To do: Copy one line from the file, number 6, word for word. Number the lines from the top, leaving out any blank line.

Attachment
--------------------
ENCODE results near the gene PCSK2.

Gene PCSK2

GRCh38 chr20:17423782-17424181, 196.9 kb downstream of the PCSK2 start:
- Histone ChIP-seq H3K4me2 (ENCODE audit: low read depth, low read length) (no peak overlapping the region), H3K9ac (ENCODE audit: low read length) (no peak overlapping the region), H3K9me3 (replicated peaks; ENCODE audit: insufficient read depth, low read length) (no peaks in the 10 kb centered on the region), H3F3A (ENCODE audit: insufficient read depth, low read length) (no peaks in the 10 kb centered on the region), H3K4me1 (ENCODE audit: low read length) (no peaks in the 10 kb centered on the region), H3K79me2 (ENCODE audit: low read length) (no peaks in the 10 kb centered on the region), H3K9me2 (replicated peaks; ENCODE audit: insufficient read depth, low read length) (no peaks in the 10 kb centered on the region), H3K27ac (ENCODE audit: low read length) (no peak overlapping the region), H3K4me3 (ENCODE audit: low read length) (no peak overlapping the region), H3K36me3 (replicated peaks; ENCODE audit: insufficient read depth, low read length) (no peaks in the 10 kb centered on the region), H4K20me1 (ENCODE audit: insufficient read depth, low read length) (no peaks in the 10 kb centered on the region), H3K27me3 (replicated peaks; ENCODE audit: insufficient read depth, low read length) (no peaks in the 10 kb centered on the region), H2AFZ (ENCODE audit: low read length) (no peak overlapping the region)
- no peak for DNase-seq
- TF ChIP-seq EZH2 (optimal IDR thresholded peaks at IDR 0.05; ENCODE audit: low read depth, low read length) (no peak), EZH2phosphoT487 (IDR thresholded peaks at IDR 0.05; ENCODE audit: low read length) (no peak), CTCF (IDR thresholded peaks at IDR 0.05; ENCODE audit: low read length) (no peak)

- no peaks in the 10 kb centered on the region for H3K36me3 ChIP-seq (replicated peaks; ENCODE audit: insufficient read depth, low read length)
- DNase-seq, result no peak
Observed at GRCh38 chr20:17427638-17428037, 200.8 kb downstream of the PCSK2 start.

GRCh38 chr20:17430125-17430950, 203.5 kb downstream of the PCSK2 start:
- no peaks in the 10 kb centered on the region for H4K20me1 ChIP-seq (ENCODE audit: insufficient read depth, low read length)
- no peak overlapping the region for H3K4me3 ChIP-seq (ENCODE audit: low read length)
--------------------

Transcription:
- TF ChIP-seq EZH2 (optimal IDR thresholded peaks at IDR 0.05; ENCODE audit: low read depth, low read length) (no peak), EZH2phosphoT487 (IDR thresholded peaks at IDR 0.05; ENCODE audit: low read length) (no peak), CTCF (IDR thresholded peaks at IDR 0.05; ENCODE audit: low read length) (no peak)